It's the "serious" artists where performer matters more than the music. If I pay to see Primus in concert, I expect to see the real Primus come out and play. I do not expect to see another band that sounds just like Primus. I expect it to be the actual performers that I hear on the record--at least Les Claypool should be there--and if it isn't so, I am going to be pissed.

But a bubblegum show? You only went to the show because you knew the songs. You knew little to nothing about the musicians who did the recording. Again, it's the music bringing in the money.

The only exception to this would be something like the Brady Bunch (who are in our comp) who were a visual vehicle long before becoming a musical one.

As for the digestibility of bubblegum, it matters little. My colleague on this endeavor is an avid record collector. A walking encyclopedia of American rocknroll, country and blues. But I've known him to listen to everything from Beethoven to Spike Jones. I rarely encounter some obscure song somewhere that he hadn't already heard years before. He's a whip on guitar and has played in rock and country bands and was even a drummer in one.

When I managed to find a digital remastering of "Wait Til Tomorrow" by the Banana Splits, I gave it to him saying that I thought I remembered hearing them do that song on their show. He replied that they did do it on the show and said, "That was the very first record I ever owned." That made me realize the influence this stuff has. Spit on it all you want, but it got a whole generation kids wanting to play music.


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Subject: RE: Review: Bubblegum music
From: punkfolkrocker
Date: 14 Jan 07 - 01:45 AM

bublegum is purest distilled esence of pop..


i'm nearly 50..

been listening and playng music over 30 years


there is a backing chorus harmony on one of the tracks on archies 1st album..

sends shivers


sends me somewhere i'd like to spend rest of eternity in..


weird.. inexplicable.. embarassing..????


god gave rock and roll to you..[Argent/kiss]

his god gave bubblegum,to us all


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Subject: RE: Review: Bubblegum music
From: GUEST,Snorky
Date: 14 Jan 07 - 02:04 AM

Good Gawd!


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Subject: RE: Review: Bubblegum music
From: M.Ted
Date: 14 Jan 07 - 11:42 AM

Damn, Punkrocker, I wish we lived closer, we could start a band--

From back in the days, those bands like Sam the Sham and the Pharoahs, were actually called "Punk Rock" at the time. And the deal is that this sort of music, and the culture tied to it, were basically Tex-Mex, or what they now call Norteno Polka music--you haven't mentioned the Sir Douglas Quintet, but , "Mendocino" was a really teenybopper anthem--with the tinny Farfisa sound and all--The earlier hit, "She's About a Mover" was a classic garage band tune--where I grew up, anyway, right up with "Gloria" and "Louie, Louie"(and, sorry, but that was the ultimate garage band tune)--

Anyway, the bubbegum sound, especially the Kasenetz-Katz/Buddha stuff, features an uptempo bass line that mostly is straight eighth notes, with a duhduh-duhduh-duhduha-duhduh feel, hanging pretty much on the chord tonic(archies stuff had a much more funky bass line) with those Farfisa chords playing phrases that were mostly half and quarter notes(--Wooly,Bully had a Hully Gully beat, which was slower, very loose, and had a "mama-PApa-mamaPApa" beat, with emphasis on the third count(PA)----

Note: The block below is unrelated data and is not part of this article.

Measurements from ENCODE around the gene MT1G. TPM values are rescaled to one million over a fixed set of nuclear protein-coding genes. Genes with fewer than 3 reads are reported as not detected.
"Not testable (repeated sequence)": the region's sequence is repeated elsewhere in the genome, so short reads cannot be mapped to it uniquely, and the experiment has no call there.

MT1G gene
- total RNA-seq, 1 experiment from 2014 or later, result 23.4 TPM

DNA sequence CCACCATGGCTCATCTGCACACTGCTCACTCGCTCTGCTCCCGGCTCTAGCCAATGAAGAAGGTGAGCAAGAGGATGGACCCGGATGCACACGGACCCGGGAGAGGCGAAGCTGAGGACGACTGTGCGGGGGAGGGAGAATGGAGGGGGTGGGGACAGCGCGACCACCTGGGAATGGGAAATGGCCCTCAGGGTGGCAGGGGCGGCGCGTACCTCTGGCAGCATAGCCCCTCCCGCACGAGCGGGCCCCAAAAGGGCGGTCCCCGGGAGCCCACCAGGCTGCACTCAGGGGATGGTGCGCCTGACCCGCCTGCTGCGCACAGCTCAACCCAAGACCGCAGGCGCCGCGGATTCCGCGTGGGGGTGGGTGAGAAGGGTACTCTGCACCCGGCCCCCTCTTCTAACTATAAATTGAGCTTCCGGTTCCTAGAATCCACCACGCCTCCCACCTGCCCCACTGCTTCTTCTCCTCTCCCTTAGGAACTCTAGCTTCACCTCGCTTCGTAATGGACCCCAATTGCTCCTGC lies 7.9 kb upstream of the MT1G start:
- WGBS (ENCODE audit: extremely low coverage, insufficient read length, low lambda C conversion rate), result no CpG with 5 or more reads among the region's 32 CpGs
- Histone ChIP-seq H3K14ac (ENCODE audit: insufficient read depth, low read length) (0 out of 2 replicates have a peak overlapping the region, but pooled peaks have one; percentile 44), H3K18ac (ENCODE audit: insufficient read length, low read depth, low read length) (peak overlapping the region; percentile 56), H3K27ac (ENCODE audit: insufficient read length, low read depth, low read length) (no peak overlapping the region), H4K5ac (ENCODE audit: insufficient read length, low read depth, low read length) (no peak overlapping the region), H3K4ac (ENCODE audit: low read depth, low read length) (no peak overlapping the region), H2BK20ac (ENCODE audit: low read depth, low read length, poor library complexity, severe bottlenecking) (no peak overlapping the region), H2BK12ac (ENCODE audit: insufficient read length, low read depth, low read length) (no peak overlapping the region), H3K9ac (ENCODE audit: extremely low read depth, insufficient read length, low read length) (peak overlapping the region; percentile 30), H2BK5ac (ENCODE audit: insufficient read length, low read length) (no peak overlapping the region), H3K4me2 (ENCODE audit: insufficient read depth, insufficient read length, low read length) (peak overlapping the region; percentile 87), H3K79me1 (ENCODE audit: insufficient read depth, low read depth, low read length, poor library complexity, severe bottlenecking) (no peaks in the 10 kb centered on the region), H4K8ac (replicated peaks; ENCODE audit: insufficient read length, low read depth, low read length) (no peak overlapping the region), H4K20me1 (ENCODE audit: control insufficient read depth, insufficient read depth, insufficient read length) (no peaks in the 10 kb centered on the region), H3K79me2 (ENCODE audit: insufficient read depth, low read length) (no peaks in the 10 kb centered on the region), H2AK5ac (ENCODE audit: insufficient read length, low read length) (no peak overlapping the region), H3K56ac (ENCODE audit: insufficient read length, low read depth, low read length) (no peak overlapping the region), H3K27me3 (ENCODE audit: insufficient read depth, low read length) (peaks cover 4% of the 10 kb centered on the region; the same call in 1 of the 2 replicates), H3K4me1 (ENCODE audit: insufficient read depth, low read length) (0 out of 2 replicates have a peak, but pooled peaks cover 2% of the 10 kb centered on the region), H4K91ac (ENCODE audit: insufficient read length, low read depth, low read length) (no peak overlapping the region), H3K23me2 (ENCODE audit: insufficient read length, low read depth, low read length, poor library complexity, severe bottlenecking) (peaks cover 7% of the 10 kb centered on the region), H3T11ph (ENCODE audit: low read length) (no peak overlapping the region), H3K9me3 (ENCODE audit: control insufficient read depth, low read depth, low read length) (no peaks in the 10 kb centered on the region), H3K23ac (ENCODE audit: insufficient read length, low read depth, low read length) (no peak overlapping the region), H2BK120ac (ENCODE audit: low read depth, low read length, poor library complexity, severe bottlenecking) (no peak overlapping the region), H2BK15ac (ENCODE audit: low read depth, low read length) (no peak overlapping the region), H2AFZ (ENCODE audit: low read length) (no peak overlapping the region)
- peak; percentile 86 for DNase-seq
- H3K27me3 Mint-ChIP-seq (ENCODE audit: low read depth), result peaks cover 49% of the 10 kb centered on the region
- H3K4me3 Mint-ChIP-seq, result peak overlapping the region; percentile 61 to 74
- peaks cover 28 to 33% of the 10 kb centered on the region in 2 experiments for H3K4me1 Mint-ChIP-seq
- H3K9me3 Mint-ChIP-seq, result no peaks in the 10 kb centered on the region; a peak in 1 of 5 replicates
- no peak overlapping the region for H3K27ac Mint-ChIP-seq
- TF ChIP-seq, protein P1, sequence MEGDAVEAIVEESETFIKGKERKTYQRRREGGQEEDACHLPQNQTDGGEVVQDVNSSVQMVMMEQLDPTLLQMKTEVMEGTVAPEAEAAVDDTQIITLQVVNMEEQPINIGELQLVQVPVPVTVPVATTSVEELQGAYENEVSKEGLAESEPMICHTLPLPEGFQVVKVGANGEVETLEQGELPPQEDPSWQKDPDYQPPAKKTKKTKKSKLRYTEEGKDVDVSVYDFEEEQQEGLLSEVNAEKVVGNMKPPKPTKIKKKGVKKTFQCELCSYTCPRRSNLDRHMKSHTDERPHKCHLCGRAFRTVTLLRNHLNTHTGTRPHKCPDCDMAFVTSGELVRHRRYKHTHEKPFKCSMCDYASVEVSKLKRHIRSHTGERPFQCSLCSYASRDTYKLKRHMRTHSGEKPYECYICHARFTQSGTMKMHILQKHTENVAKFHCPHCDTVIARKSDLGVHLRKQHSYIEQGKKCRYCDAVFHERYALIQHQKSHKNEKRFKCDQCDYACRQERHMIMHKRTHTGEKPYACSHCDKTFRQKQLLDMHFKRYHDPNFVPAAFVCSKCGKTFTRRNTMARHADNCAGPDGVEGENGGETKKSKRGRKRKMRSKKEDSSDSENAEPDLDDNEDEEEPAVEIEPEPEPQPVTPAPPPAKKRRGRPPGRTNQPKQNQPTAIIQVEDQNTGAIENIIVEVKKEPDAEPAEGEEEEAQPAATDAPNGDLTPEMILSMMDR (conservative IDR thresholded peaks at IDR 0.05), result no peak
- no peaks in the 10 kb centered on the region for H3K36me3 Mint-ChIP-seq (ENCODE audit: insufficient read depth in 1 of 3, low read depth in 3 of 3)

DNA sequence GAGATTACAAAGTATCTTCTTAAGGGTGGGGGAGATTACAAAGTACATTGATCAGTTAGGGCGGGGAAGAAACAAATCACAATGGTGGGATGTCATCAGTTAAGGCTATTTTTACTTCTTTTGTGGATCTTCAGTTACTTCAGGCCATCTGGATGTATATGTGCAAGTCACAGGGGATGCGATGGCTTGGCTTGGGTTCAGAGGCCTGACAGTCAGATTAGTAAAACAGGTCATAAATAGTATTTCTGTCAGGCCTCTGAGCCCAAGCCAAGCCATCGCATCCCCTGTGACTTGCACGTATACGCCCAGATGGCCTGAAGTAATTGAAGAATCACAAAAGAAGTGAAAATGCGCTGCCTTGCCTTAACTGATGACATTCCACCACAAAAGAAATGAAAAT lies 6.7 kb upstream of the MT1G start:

The funny thing is that the Farfisa in the punk rock music was derived from the accordian--I grew up in an area where there were a lot of the TexMex Polka bands, and the accordian and farfisa were often interchangeable--

Another feature of the punk/garage/bubblegum genre was the "La Bamba/Twist and Shout" chord progression--

Anyway, "Sheila" is a brilliant choice--


Anyway, have you considered the tune, "Little Black Egg"--was a garage hit, and the vamp echoes through a lot of subsequent bubblegum stuff--

Final thought--there was bubblegum music first, and then bubblegum stars, like Bobby Sherman and the Cassidy brothers, who targetted the audience that bubblegum music appealled to--

And, yes, this is a great project!!


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Subject: RE: Review: Bubblegum music
From: GUEST,282RA
Date: 14 Jan 07 - 03:25 PM

>>The earlier hit, "She's About a Mover" was a classic garage band tune--where I grew up, anyway, right up with "Gloria" and "Louie, Louie"(and, sorry, but that was the ultimate garage band tune)--<<

I'll concede "Louie Louie" might be ultimate garage song but that's in terms of popularity (funny how so much legend is built up around the lyrics when it's about a Jamican sailor in a bar telling the bartender he has to go back out to sea). To me, the greatest garage tune of all time due to it's ferocious tribal energy is "Mona" by the Teddy Boys. It's positively tribal and I'm sure it makes the hair on the back of your neck stand up to hear it performed in front of you by a band of greasers at 110 dB. It's as punk as any punk.

>>Anyway, have you considered the tune, "Little Black Egg"--was a garage hit, and the vamp echoes through a lot of subsequent bubblegum stuff--<<

Do you know who does it?


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Subject: RE: Review: Bubblegum music
From: Elmer Fudd
Date: 14 Jan 07 - 03:42 PM

There's a vast difference between garage band music and bubble gum. Yeah, three chords and an attitude got every high school band to "Gloria" and "Louie Louie." So what? Emasculated bubble gum those songs ain't.

To put the Sir Douglas Quintet in the same category as bubble gum bands is patently ridiculous. Yes, they knew how to make hit singles. However, the band was made up of quality musicians, including the incomparable Martin Fierro, who has played with everyone from artists such as B.B. King, Miles Davis, Dizzy Gillespie and Thelonius Monk to bands such as Mother Earth, The Quicksilver Messenger Service, The Grateful Dead and The Jerry Garcia Band.